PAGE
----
Ghosting describes how quickly (or slowly) a screen can get rid of images that are no longer supposed to be displayed. The stronger the ghosting, the more blurred moving objects will look. For example, on a very bad screen, if an object moves from point A to a final point D, travelling via points B and C, traces of the object will still be slightly visible at point B and highly visible at point C, even when the object has already arrived at point D.
In the past, to measure the actual accuracy of on-screen movement, we took a fast burst of photos to capture and then measure these 'ghost' images. However, we have now improved this test by using a camcorder that records at 1,000 frames per second.
We use the camcorder to film the screen playing a short video sequence of moving objects, of various colours and on various backgrounds.
From a distance, the movement looks smooth. From very close up, on a perfect screen, the camcorder would capture footage of the moving object appearing at point P, then disappearing to arrive at point P+1, then disappearing to arrive at point P+2, and so on.
Ideal next frame, at point P+1
Ideal next frame, at point P+2, etc.
That's what should happen in theory, but the perfect screen doesn't exist ... yet. In reality, when the moving object appears at point P+1, the screen hasn't yet had time to totally erase the image from point P. The sequence of frames below shows what actually happens in TVs, monitors, laptops and other screens sold on the high street:
As you can see, 'ghost' images are left trailing behind the actual image as it moves across the display. This affects the precision of the overall picture and makes moving objects look blurred. To quantify the extent to which a screen is prone to ghosting, we'll be measuring the time it takes for the 'ghost' image to disappear. The longer the ghosting time, the more blurred moving objects will look.
We've Tested the Lot: TN, PVA, MVA, IPS, Plasma, OLED!Most manufacturers quote the 'response time' of a screen. Although supposedly based on the time it takes for the screen to switch from white to black, it's actually measured using a transition from a light shade of grey to a dark shade of grey. This test gives a specific time that's often found in product tech specs: PVA screen panels generally have a response time of 5 ms, IPS panels of 6 ms, and TN panels of 2 or 5 ms.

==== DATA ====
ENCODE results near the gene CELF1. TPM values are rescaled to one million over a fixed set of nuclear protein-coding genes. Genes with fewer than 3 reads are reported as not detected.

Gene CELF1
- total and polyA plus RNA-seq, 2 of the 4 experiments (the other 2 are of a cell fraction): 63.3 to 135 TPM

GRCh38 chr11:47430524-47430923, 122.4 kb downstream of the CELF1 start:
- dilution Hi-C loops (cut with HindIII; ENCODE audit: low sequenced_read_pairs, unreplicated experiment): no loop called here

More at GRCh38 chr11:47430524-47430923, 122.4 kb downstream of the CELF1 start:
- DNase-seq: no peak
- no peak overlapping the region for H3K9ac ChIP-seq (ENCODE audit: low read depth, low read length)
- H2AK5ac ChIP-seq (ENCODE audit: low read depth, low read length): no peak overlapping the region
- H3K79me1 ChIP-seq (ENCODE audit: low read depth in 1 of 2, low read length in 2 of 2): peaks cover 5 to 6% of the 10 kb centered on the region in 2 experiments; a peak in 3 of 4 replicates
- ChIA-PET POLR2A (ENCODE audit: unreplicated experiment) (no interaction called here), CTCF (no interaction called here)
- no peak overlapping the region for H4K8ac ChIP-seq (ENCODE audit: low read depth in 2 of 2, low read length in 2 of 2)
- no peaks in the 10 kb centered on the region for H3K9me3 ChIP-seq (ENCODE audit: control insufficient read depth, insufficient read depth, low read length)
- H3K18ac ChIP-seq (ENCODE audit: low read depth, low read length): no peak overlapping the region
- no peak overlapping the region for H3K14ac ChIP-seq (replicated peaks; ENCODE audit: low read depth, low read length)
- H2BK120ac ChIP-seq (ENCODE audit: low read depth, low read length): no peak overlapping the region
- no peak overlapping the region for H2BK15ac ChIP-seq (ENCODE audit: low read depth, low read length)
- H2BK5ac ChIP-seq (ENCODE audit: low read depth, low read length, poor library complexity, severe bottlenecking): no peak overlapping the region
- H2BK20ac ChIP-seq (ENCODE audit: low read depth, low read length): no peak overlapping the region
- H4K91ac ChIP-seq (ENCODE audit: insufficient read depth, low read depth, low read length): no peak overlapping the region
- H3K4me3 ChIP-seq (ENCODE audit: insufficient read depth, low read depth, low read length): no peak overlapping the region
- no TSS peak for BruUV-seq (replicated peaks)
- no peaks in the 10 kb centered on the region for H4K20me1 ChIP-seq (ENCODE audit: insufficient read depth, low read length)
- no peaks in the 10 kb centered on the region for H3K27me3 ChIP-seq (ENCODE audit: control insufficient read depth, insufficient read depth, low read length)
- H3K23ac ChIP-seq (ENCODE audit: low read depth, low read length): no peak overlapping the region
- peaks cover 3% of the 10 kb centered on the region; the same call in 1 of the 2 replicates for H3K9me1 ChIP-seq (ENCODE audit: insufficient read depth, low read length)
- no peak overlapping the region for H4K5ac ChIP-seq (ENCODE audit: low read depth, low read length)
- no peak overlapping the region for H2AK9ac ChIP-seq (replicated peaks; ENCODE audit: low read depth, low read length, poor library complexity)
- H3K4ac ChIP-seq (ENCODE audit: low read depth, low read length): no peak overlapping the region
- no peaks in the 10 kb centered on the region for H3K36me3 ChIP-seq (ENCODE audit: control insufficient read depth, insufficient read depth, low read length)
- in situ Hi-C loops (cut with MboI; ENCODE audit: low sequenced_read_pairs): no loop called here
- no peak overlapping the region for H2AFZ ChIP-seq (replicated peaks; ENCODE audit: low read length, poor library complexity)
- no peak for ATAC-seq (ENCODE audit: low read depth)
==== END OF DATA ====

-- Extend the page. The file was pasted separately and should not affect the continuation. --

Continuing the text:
Quite often, we find that the readings from our own tests or our actual impression of watching the screen couldn't be further removed from the values obtained using the manufacturers' standard. We've seen screens with a response time quoted at 5 ms that look more responsive to our eyes than those said to be 2 ms—sometimes by a long way! That's why we thought it was time to use a different system that takes into account what end users actually see on the screen. Manufacturers are only too aware that their test procedure is removed from reality and some have even stopped quoting official response times in their spec.
Here are the results we got trying out our 1,000 fps camcorder on a selection of popular products:
With the new ghosting time test, the results mirror what we actually see when watching the various screens in action! The fastest screens according to the camcorder were also the fastest according to our eyes.
Interestingly, the camcorder picks up differences—sometimes big differences—between certain products equipped with panels based on the same type of technology (IPS, MVA, etc.).
OLED: clearly shows promising results! The first and only TV to use this type of technology is the most responsive TV we've tested to date.
Plasma: the Panasonic plasma screens we tested were particularly responsive—more so than most LCDs. Only the very best LCDs equipped with certain PVA and ASV panels were able to do as well.
PVA: there are several types of PVA screen: some are very responsive, with a ghosting time under 10 ms, while others are slower at 15 ms and over.
MVA: none of the MVA screens we've tested gave a ghosting time of under 15 ms. That's equivalent to a middle-of-the-road PVA panel.
ASV: Sharp seems to make particularly responsive panels, currently used in Sony 3D TVs to reduce crosstalk.
IPS: we already knew these screens had made progress in the field and the test results confirm that. Some scored around 11 ms but for others the ghosting time was almost double that!
TN: is a real mixed bag. The 120 Hz 2 ms TN panel is excellent and easily as responsive as an OLED screen. Some 60 Hz 2 ms panels do a good job, with a ghosting time of around 10 ms, while others have trouble handling overdrive, leading to a reverse ghosting effect and doubling the ghosting time! The 5 ms TN panels often used in monitors or laptops came in at over 20 ms.
From now on, the ghosting time test will feature in all our monitor and TV reviews. It will also be coming soon to reviews of touchscreen tablets, laptops and mobile phones.
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